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When my late husband and I first began dating, he set clear boundaries with regard to his time.  Sundays during football season were off limits.  He was an avid fan and pretty good at picking the spreads.  Saturday mornings were dedicated to painting out on the back patio of his sparsely furnished West Hollywood apartment.  So he was pleasantly surprised to find out that I loved football and I, too, had interests I wished to continue to nurture outside of our relationship.

As our lives unfolded and we moved from dating to marriage, from a rental in West Hollywood to our home in Westchester he painted less and instead put his focus entirely on his career and us.  When he transitioned from art directing into production design, he had more opportunities to be creative on the job.   But it wasn’t until we moved to Vancouver, Canada to work on a feature film he was designing that he made a return to the canvas.

Five months prior, Gary had been diagnosed with Hodgkin’s Disease.  He was only 34 years old.  He started chemotherapy in July and was hired onto the film in August.  We headed north of the border in October, while he was in the middle of a six month regimen of chemotherapy, and moved into a large rental house with a huge basement.  The minute Gary saw it; he was inspired.

He headed to the local art store and loaded up the SUV with paints, brushes and canvases…HUGE canvases.  We wrangled them into the basement along with a boom box, spread some plastic on the floor and he got to work.  For the first time in years, Gary was painting again.  He was rusty in the beginning but the process gave him some peace during a time in which he was suffering physically from the side effects of the chemo and emotionally from the strain of coping daily with a cancer diagnosis.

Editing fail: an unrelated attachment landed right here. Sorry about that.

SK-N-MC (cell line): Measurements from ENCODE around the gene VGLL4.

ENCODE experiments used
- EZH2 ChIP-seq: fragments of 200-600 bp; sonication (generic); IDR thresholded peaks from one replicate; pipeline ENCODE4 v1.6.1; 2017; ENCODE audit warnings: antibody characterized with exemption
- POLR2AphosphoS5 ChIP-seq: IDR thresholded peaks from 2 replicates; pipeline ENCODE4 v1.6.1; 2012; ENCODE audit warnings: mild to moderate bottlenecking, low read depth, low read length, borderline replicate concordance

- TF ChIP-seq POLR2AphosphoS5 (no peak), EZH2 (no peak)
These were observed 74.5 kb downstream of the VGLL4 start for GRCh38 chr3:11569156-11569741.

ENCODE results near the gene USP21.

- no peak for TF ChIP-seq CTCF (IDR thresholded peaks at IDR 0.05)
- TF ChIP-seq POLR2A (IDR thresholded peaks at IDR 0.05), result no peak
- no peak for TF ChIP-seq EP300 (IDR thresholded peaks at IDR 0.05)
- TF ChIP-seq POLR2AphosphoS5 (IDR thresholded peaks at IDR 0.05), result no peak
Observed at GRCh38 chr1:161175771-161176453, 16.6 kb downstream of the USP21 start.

One night, Gary emerged from the basement with a long lost glow on his face.  He told me he had been working on one of his canvases.  His process involved the layering of paint then a high gloss finish then more paint.  On this particular evening, the piece he was working on was not turning out as he envisioned.  Frustrated with his efforts, he started into a philosophical questioning with himself as to what made something art.  He pondered as to where creativity and art sprang from.  At some point, he decided the work in progress was not art but simply a waste of time.  In a moment of anger, Gary took a brush and dunked it into some yellow paint he had nearby.  He splattered the paint at the canvas, to seal its fate as a work he would never finish.  As soon as the yellow landed on the canvas, he experienced a shift and, to him, it became art and he named it “The Source.”

For Gary, connecting with his anger, disappointment and frustration and expressing it physically onto the canvas allowed him tap into something larger than himself…something he could not control or make happen.

This painting became a touchstone for both of us, especially as his health declined.  It reminded us that there is something larger than ourselves we can connect to and that, in a moment, everything can change from a darker place to experiencing enlightenment.  His creativity became a source of healing and gave us some peace that somehow in all of the suffering, good could still come from the challenging times.

The painting still hangs on my wall as a daily reminder that I have access to “The Source” at any moment.  Though Gary is nine years gone from my life, his work continues to inspire me and for this I am truly thankful.


Today’s blog was written for  KOTA Press, an amazing website by talented artist & writer, Kara Chipoletti Jones.

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